But in our schools there is very little training in how to see nature, in forming the habit of spending time outdoors without being driven by some sporting agenda. Outside of the one week in the year when a small handful of us learn about urban gardening, my students’ shoes never show the signs of woodsy mud. The knees of their jeans are never yellow with clay they have knelt in, rapt in observation of an insect or fossil. Their sweaters never bear the seeds of burdocks or thistles, those obvious signs of having brushed up against something other than a plastic mall kiosk. Instead of sharpening their students’ eyes for the natural world and opening their hearts to an environmental ethic, so many schools have leaped on the media bandwagon that brags to the public of their technological prowess, of how “wired” they are, of how technologically savvy their students are becoming.

What if such claims are dead wrong? What if such uncritical adoption of more and more technology is a form of contributing to the delinquency of our students in as clear a way as selling cigarettes to kiddies behind the gym or providing cases of beer to underage drivers who eventually wrap themselves and their friends around telephone poles? Where is the research that shows us all is well?

When I entertain such thoughts, the news from the Kaiser Family Foundation is as unsettling to me as any I have heard. It is the more unsettling because it is not the result of sinister overseas forces intent on ruining us, but is rather the result of the successful marketing of, and the constant invention and reinvention of, artificial “needs” that capitalism thrives on. The ubiquitousness of electronic devices in youth culture is so great that it has apparently obscured rational adult thinking. Quoted in another recent New York Times article by Tamar Lewin (“If Your Kids Are Awake, They’re Probably Online”) Dr. Michael Rich, director of the Center on Media and Child Health in Boston, says there’s no use arguing whether so much electronics consumption is good or bad, because these devices have become “like the air they breathe, the water they drink, and the food they eat.”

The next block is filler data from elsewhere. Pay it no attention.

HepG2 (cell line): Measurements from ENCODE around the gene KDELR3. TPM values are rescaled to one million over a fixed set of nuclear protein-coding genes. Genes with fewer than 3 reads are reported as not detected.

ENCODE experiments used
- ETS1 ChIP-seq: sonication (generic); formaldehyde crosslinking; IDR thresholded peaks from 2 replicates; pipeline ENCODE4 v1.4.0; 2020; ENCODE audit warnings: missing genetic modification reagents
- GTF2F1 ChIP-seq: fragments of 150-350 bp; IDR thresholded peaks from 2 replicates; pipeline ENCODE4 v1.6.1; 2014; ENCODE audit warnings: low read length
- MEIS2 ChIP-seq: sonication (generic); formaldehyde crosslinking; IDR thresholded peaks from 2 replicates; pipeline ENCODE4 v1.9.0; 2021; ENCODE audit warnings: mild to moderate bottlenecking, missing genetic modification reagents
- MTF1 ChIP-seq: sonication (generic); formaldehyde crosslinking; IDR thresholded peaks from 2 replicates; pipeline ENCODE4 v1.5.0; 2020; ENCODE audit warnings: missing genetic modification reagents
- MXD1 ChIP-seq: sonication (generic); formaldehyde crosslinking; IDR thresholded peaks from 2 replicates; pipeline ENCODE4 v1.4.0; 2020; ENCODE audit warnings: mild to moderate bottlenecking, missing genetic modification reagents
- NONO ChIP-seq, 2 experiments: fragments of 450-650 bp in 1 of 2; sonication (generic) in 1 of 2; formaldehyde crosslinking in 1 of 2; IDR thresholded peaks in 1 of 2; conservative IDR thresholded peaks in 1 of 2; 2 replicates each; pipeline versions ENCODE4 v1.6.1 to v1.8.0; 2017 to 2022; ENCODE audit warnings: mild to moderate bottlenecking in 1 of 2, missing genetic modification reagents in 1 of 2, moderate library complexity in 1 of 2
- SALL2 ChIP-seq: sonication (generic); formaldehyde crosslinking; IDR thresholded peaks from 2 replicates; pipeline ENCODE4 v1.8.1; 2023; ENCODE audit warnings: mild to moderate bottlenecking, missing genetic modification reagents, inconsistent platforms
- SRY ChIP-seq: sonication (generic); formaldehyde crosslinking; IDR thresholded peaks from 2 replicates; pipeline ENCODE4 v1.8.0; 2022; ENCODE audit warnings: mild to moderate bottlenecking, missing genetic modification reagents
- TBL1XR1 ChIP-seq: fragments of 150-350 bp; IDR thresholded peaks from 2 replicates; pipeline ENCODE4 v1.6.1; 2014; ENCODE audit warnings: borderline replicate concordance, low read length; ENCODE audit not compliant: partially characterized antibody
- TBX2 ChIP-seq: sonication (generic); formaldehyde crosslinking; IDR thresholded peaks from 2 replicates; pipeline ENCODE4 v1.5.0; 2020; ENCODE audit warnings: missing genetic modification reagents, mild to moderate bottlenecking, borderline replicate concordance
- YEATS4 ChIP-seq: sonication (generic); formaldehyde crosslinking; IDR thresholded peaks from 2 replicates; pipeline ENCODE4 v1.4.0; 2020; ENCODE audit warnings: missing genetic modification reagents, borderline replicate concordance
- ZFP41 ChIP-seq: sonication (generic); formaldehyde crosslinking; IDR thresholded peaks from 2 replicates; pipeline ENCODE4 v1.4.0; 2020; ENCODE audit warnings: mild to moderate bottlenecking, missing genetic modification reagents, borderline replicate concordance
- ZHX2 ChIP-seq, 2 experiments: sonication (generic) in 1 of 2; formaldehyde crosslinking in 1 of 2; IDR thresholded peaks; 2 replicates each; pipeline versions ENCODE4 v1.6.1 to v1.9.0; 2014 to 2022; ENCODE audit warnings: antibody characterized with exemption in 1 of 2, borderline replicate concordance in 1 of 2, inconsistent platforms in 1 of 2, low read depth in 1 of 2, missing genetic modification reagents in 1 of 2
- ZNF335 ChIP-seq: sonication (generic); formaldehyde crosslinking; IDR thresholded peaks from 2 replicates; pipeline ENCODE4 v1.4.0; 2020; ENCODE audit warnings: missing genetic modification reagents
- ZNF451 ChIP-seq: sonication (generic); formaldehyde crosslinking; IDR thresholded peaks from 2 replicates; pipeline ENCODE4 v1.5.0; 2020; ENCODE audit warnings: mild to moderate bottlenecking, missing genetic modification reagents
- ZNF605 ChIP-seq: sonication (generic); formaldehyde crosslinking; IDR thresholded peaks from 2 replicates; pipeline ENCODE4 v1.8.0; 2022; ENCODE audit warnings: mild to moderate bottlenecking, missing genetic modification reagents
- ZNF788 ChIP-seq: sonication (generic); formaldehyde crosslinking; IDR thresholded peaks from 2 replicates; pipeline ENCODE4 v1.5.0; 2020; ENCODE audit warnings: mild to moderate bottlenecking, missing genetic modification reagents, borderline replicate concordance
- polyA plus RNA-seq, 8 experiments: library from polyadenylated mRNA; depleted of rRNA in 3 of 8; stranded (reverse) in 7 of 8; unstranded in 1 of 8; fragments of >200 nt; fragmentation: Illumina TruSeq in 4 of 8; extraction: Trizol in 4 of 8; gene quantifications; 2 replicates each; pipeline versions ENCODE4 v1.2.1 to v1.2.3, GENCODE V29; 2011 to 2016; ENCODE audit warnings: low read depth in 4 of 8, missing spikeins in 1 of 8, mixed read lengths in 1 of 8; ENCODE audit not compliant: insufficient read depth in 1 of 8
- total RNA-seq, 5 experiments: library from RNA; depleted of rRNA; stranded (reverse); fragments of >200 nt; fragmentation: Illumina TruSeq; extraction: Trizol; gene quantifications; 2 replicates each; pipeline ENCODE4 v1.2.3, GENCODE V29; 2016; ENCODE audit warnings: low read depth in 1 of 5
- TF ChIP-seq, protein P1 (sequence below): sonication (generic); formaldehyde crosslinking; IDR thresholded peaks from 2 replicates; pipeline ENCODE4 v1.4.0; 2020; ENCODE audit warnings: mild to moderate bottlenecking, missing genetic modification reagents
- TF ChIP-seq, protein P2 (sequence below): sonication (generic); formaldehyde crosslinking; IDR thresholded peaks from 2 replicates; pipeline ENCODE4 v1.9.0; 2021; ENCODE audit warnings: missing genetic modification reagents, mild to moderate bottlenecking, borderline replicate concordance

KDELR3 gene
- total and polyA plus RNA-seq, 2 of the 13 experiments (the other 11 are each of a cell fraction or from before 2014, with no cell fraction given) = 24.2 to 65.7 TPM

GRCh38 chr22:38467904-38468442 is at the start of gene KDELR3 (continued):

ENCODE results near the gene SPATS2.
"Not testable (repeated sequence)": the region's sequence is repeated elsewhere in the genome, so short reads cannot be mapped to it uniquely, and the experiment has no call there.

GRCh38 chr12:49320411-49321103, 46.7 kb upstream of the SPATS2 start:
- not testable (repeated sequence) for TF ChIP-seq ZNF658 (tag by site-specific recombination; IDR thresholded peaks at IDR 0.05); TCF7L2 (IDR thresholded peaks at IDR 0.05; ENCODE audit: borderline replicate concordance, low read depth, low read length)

Exactly. Yes. And since we clearly know that water, air, and food are sometimes tainted and dangerous, shouldn’t we then form some sort of Environmental Protection Agency to monitor the ill effects of all these devices in the hands and ears and bedrooms and classrooms of our children? And how do we explain to ourselves why so many parents seem to have conceded to their children’s willy-nilly desire for all the gizmos and gadgets? Are they aware of the effects of addiction—any addiction, whether to tobacco, or heroin, or pornography, or texting? I had a student two years ago who, as part of a class project, stopped using her cell phone. After the first day, she reported, she was “half-crazy”; after the second, she was driven to distraction; after the third, she was utterly “sick with myself for being so needy for a phone!”